Carolina Panthers offensive tackle Russell Okung made news in December when he announced that half his $13 million NFL salary will be paid in Bitcoin moving forward.
On Twitter, he discussed his reasons for making this move: “I’m freeing myself from fiat. You can too.” In another tweet, he stated: “You can make ‘x’ a year and watch it slowly erode with inflation or you can protect your hard-earned money with #bitcoin.”
Other professional athletes from the New York Yankees and Brooklyn Nets have approached Zap, the company that facilitates Okung’s Bitcoin deposits, about being paid in Bitcoin themselves.
But you don’t have to be a pro athlete to be paid in Bitcoin. If you’re interested in a crypto-centric salary, here are some quick tips.
Decide on a salary percentage to allocate to Bitcoin payments.
Bitcoin is still volatile, and the day-to-day world is conducted primarily in fiat. So, don’t go all-in on Bitcoin with your salary just yet. Instead, devote a portion to payments in Bitcoin. That way, you’ll have all the fiat you need while still reaping the benefits of Bitcoin’s continued rise.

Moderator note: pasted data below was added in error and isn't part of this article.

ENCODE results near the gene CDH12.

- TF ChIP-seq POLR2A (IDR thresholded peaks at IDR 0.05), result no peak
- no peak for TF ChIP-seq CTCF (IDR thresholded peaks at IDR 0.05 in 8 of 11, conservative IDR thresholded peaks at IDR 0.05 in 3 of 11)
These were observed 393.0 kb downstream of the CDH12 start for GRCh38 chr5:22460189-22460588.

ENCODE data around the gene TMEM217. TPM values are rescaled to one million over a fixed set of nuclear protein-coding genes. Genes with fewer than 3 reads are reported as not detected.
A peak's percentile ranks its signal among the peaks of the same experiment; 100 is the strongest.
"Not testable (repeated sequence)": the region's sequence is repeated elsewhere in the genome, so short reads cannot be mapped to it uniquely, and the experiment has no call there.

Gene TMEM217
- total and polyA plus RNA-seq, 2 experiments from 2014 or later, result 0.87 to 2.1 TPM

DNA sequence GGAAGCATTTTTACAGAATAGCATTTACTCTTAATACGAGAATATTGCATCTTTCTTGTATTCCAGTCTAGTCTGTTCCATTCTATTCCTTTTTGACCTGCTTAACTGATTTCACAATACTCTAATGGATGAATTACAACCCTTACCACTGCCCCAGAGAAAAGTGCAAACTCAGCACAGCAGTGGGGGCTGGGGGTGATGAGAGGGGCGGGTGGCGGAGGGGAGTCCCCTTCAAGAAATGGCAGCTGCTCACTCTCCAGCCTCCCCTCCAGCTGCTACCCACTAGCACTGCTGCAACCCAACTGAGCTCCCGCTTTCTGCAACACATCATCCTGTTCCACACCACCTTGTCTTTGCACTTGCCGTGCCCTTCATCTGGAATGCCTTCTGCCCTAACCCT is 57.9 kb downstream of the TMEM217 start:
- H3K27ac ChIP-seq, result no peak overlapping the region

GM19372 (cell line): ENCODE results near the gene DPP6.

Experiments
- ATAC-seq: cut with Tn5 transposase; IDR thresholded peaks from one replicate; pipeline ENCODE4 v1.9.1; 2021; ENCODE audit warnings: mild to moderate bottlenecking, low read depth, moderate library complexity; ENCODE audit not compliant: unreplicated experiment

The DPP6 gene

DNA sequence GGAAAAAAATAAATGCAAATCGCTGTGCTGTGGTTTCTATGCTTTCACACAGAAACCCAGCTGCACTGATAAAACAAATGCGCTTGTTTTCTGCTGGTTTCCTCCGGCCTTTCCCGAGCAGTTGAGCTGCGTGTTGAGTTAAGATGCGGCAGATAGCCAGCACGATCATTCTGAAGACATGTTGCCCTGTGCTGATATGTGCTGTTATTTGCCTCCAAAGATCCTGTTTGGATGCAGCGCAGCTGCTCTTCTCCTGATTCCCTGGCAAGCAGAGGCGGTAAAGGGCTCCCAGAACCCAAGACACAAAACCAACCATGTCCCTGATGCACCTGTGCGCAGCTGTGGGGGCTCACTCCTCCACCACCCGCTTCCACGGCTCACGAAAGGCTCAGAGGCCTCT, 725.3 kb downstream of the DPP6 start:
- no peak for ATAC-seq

Do your homework.
To get your employer on board with Bitcoin payments, make the process as easy as possible for them. Remember: to some extent, you’re asking them for a favor, so the fewer additional steps you create for your employer, the more open they’ll be to your idea. When you present the idea of Bitcoin payments, include options of payroll services that facilitate Bitcoin payments, such as Bitwage or BitPay Send.
Of note: Some services will even convert a portion of your salary into Bitcoin without going through your employer.
Look into tax obligations.
Currently, the IRS considers virtual currency to be property, so report it as you would any property. That said, this is obviously subject to change, and different countries tax cryptocurrency differently.
Are you already paid in Bitcoin?
We’d love to hear about it. Share your experience in the comments!